Sunday 17 August 2008

Strings ante portas

Tomorrow Strings 2008 kick off here at CERN. The place and the timing of the conference were carefully planned to coincide with the first LHC results that would hint toward string theory. The plan didn't quite work out due to the LHC schedule slip, which means we have to wait one more year for the ultimate confirmation of string theory. The expectation makes it all even more exciting.

The warm-up for Strings 2008 was the Summer Institute on String Phenomenology that has been taking place at CERN TH during the last month. Although I'm usually attracted by wordplay, puns and oxymorons, this time I didn't manage to attend many talks. That's partly due to my summer travelling, and partly due to my summer paresse. Among the few talks I've seen I best remember the one by Cumrun Vafa who talked about F-theory phenomenology. He presented a simple and elegant construction that connects F-theory to reality (that is to the MSSM). Although I wasn't able to grasp all the details, the picture below gives a rough idea:
For detailed experimental predictions, the experimentalists from ATLAS and CMS are encouraged to consult this paper. Although there are no specific predictions for the superparticle spectrum, your perspective may be changed by the fact that the Higgs particle you will discover is in reality a matter curve on Riemann surfaces located at the intersection between the
GUT model seven-brane and additional seven-branes in the full compactification where the U(1) hypercharge flux is non-vanishing. For the neutrino physicists, the important piece of information is that the neutrinos are Dirac or Majorana and their masses are roughly of the order of what is observed. I heard some skeptics saying that back in the old days phenomenology meant a different thing, but such grumbling should not be taken seriously.

Highlights from the conference along with more nasty comments are soon to appear on this blog. Live webcast here or via technically more advanced Lubos' blog.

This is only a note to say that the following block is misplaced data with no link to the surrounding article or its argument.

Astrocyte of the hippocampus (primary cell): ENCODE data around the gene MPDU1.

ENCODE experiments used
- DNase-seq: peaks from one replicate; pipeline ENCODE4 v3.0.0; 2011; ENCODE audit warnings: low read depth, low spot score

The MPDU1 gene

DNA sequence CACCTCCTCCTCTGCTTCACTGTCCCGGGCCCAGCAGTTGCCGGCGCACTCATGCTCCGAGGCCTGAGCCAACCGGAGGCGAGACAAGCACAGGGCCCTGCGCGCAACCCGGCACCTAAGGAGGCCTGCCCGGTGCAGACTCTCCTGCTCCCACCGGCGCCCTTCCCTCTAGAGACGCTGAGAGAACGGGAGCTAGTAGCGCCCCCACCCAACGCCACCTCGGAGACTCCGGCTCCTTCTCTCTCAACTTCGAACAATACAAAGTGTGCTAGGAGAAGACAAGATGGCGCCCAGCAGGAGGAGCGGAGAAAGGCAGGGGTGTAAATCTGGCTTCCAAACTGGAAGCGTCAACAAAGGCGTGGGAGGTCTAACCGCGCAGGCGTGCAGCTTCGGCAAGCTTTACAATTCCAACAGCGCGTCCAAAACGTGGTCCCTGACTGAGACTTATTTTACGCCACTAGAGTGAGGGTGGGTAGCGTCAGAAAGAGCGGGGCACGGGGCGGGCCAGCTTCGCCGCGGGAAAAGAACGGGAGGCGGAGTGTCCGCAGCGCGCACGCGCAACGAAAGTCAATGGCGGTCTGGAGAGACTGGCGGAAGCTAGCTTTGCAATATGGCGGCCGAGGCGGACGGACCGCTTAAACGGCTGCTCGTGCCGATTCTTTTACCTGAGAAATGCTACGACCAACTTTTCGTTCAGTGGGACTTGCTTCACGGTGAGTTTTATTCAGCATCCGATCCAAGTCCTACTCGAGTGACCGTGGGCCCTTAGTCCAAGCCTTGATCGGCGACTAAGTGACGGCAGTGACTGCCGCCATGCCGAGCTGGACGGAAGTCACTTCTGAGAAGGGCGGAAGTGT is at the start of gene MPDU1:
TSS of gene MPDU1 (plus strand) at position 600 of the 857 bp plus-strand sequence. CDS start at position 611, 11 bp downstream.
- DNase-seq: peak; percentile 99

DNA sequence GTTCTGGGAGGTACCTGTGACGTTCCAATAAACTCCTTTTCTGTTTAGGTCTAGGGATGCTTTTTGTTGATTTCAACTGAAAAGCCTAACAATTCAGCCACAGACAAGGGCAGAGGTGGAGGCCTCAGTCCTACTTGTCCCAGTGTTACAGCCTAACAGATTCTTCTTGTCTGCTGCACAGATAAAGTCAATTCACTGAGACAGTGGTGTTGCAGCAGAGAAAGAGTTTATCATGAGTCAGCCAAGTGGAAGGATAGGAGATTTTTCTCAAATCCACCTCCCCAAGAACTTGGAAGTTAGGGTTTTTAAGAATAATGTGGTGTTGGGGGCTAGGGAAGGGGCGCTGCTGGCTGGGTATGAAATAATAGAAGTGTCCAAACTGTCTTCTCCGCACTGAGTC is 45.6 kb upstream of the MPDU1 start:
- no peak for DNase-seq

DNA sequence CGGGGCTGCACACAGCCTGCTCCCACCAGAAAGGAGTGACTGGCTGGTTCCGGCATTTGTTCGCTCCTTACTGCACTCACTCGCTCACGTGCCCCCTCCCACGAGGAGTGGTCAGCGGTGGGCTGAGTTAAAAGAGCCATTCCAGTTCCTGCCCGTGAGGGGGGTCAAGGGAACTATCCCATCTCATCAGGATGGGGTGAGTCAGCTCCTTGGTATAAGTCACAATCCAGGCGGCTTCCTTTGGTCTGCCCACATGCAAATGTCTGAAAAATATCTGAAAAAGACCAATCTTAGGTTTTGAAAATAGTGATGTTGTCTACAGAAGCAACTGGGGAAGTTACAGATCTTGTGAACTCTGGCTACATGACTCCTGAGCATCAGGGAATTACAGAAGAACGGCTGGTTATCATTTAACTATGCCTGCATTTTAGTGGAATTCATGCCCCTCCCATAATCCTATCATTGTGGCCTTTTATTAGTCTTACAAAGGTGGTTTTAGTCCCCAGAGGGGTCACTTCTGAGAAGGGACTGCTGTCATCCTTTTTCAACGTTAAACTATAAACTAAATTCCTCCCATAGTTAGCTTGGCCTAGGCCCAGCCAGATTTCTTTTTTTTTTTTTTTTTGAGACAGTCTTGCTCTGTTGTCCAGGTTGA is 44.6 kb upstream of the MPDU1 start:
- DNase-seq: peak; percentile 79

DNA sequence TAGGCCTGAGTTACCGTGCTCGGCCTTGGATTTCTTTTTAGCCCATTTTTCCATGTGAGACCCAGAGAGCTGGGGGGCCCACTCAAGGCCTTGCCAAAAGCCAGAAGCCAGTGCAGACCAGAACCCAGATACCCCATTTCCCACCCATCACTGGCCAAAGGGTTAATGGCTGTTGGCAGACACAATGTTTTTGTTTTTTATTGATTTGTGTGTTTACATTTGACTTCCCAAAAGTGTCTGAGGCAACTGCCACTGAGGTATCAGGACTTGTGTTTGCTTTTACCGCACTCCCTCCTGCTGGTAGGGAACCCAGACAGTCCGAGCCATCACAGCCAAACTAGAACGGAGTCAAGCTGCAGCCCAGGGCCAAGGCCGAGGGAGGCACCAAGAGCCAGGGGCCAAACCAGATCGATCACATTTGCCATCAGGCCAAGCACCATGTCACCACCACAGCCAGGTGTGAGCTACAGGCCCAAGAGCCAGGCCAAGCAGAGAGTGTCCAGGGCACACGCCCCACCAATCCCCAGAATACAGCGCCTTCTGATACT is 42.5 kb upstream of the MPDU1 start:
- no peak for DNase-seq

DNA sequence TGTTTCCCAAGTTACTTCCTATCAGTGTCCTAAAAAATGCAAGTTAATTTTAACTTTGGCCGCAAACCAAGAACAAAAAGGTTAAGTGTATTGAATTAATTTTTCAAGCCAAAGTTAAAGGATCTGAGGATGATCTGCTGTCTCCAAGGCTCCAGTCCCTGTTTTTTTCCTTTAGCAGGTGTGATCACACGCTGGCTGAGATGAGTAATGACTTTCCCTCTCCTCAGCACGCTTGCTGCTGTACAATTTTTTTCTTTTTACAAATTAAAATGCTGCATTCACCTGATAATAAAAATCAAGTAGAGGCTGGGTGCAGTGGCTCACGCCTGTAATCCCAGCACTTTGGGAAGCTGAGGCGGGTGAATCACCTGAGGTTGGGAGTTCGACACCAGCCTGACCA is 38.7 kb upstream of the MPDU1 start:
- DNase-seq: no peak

Anonymous said...

I want tenure so I can make posts like this....

Anonymous said...

Dear Compatriot,
If you really want to see some experimental predictions, then you should look here:
You can see how low string mass can nullify the landscape and anthropic nonsense.

Anonymous said...

Did Vafa mention the paper by Saulina et. al where they took Vafa's setup and constructed a model with gauge-mediated susy breaking arXiv:0808.1571[hep-th]?
It looks like they were able to derive the "Sweet spot SUSY" scenario which is very intriguing. Don't you think?

Jester said...

It is probably interesting from the string-model-building point of view. What I wanted to say is that what matters from the phenomenological point of view is the superparticle spectrum. For that purpose, the field theoretical framework (gauge mediation, in the case you quote) is fully sufficient, and the F-theory approach does not provide any new piece of information.

I don't complain about F-theory model building - I do complain about claiming relevance for phenomenology.

Alejandro Rivero said...

Till now, the most spectacular thing is the display of portables from the audience (to which I contribute my iRex and an Aspire One)

(Also funny, the problems on the speaker side, to project the slides)

Anonymous said...